Such fungi, which are of the classes Ascomycetes and Deuteromycetes, are applied or distributed upon pulpwood forms such as wood chips, sawdust or logs, or first stage mechanical pulp, and the resulting treated substrate maintained under conditions under which the fungus grows, for a time sufficient to reduce the pitch content of the pulpwood. Such process is judged of considerable importance in reducing the substantial amount of downtime caused by pitch deposits and accumulations in the pulp and paper and other industries which convert pulpwoods, and has already been proved commercially successful. Improved physical or strength properties of ultimate products such as paper are also indicated, translating to greater production rates, and the process provides other practical advantages.
A preferred fungal species for such process is Ophiostoma piliferum and the isolates C-1 Det 84 and WZ58 which are identified in European Application 0470929A2 are natural mutant (Ascospore) strains which grow light in color but virulently on non-sterile pulpwood substrates. Such fungi grow effectively on a wide variety of woods and are particularly useful on pine, e.g. Southern Yellow Pine, and on Certain hardwoods. An isolate such as C-1 Det 84 and WZ58, can be used to improve brightness on non-sterile substrates which in the absence of any treatment would suffer brightness loss during storage as a result of natural fungal infestation.
In our prior efforts we emphasized growth virulence and light color as a challenge to be overcome in providing desired improved fungi for the process, while maintaining good pitch degradation properties in selected candidates. While pitch degradation ability and growth virulence were indicated not to reflect the same properties, and in this respect pitch degradation level was unpredictable, it was satisfying to find that the white growing WZ58 was at least as good as the best of its darker parents in pitch degradation and even rivaled our dark TAB 28 standard on sterile Southern Yellow Pine wood chips.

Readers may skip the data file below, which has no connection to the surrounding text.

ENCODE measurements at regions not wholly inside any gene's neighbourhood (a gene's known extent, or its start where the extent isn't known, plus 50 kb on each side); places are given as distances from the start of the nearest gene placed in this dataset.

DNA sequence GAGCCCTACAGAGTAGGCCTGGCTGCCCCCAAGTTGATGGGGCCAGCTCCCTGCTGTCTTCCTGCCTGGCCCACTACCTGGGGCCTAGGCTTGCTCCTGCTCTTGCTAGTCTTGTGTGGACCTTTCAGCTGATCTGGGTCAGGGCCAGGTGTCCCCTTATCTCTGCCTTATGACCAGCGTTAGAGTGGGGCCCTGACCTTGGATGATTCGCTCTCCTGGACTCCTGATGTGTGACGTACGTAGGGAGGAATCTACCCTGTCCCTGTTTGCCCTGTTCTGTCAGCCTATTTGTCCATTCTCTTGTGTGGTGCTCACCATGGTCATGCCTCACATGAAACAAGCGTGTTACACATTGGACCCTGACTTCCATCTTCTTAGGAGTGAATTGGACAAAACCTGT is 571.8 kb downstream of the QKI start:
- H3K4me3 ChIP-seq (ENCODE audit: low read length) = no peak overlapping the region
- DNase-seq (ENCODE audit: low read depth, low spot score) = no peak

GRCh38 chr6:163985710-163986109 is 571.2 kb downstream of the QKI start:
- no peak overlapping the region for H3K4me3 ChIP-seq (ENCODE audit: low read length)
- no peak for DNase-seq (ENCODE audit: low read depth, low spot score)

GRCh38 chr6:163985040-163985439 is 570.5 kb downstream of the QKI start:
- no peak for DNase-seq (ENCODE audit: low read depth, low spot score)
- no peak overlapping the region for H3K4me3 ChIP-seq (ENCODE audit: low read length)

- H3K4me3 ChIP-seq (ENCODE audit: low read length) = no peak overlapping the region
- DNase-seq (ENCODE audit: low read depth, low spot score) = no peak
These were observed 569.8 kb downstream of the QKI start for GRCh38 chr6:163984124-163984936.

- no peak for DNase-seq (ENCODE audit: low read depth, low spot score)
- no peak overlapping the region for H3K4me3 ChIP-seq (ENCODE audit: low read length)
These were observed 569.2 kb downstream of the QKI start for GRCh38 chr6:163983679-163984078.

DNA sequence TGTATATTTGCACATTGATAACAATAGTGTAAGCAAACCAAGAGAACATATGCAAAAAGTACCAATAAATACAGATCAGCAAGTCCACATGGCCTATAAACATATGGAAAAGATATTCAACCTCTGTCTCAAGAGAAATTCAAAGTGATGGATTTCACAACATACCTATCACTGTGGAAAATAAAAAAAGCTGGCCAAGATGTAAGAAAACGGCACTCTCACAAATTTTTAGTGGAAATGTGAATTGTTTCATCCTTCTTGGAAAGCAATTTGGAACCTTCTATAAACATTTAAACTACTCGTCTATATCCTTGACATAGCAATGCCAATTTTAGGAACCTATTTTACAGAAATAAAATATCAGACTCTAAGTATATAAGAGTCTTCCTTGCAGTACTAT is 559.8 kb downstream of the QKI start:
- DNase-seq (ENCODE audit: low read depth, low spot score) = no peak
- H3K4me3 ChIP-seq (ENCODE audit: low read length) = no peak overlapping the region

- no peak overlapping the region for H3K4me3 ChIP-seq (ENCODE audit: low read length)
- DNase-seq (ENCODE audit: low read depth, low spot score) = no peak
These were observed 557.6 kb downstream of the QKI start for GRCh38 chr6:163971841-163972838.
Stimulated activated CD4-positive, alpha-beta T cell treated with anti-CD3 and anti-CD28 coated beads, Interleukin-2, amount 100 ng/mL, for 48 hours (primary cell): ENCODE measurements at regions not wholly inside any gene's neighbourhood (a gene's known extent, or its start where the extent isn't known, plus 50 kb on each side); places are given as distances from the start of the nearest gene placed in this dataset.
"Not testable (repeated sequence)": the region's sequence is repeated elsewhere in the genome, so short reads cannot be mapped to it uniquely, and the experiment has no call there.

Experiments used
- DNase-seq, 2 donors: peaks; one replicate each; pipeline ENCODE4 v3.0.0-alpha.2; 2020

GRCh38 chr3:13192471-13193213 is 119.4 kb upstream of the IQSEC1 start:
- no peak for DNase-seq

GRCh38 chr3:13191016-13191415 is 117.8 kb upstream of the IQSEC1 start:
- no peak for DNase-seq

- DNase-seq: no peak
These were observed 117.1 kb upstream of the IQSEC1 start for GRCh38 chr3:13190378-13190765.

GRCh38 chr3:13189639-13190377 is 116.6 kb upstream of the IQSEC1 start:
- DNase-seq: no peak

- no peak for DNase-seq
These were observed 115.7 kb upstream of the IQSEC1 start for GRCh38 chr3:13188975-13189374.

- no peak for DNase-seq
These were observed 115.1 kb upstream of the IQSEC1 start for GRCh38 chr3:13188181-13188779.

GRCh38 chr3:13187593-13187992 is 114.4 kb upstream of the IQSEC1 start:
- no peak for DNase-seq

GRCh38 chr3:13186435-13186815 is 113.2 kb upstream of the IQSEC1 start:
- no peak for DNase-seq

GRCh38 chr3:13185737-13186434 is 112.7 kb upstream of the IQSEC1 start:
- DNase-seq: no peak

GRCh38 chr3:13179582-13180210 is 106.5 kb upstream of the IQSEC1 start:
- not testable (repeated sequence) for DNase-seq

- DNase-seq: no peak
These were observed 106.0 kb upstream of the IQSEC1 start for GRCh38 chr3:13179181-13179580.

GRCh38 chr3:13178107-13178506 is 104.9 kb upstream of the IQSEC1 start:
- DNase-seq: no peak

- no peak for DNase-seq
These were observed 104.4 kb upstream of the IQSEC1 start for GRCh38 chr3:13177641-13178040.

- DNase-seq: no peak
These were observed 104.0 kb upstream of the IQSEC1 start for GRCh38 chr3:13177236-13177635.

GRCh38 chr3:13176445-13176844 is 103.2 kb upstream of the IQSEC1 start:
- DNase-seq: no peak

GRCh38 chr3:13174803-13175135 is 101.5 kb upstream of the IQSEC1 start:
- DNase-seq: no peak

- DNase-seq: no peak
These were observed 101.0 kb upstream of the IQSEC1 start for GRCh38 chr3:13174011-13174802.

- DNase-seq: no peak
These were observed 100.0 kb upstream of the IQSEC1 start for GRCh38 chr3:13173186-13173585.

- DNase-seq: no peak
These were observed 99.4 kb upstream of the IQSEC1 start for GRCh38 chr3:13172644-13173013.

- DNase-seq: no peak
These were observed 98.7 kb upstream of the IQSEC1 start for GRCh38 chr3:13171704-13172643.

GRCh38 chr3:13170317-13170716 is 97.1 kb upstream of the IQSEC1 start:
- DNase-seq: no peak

Our continuing efforts have sought to find out whether it might be possible to significantly exceed the pitch degradation ability on pine of WZ58 and more particularly to exceed our dark TAB 28 standard in an essentially white or colorless growing fungus which would also have at least the desirable growth virulence of WZ58. We were also interested to see if it was possible to improve the pitch degradation ability of WZ58 against important hardwoods such as aspen.
In accord with the invention, it has been found that the mating of two non-white Ophiostoma piliferum strains herein identified as TAB 28 and TAB 51 can produce virulently growing non-white, intermediate strains, herein represented by the strain identified as D3, having significant improvement in pitch degrading ability relative to both said parents and levels previously obtained by us, and that such intermediate can then be further mated with our white growing WZ58 to Obtain virulent, white growing fungi having at least the pitch degrading ability of the non-white intermediate D3. It has been also found that the mating of such intermediate strain can produce virulent, white growing fungi having pitch degrading ability which even exceeds that of the already significantly improved intermediate fungus.
Accordingly, the present invention provides new strains of Ophiostoma piliferum which are characterized by not only growing white or colorless and by having good growth virulence, but which also exhibit exceptional pitch degradation properties.
In a particular aspect, the Ophiostoma piliferum fungi provided by the invention grow white or colorless with at least the same growth virulence as WZ58 on sterilized Southern Yellow Pine pulpwood while reducing the pitch content thereof considerably better than WZ58, the degree of improvement being at least 10%.